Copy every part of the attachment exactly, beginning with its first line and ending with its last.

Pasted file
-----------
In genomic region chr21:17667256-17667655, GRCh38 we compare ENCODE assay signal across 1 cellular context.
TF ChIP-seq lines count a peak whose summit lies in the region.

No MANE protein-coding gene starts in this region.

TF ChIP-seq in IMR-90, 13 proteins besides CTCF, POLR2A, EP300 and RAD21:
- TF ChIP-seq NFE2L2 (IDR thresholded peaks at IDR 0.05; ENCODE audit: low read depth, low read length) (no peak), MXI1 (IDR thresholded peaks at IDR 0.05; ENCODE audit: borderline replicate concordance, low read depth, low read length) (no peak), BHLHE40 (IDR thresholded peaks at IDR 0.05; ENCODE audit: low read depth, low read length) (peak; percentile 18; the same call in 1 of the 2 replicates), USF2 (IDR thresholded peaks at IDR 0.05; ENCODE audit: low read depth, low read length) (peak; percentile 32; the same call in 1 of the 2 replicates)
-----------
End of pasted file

In genomic region chr21:17667256-17667655, GRCh38 we compare ENCODE assay signal across 1 cellular context.
TF ChIP-seq lines count a peak whose summit lies in the region.

No MANE protein-coding gene starts in this region.

TF ChIP-seq in IMR-90, 13 proteins besides CTCF, POLR2A, EP300 and RAD21:
- TF ChIP-seq NFE2L2 (IDR thresholded peaks at IDR 0.05; ENCODE audit: low read depth, low read length) (no peak), MXI1 (IDR thresholded peaks at IDR 0.05; ENCODE audit: borderline replicate concordance, low read depth, low read length) (no peak), BHLHE40 (IDR thresholded peaks at IDR 0.05; ENCODE audit: low read depth, low read length) (peak; percentile 18; the same call in 1 of the 2 replicates), USF2 (IDR thresholded peaks at IDR 0.05; ENCODE audit: low read depth, low read length) (peak; percentile 32; the same call in 1 of the 2 replicates)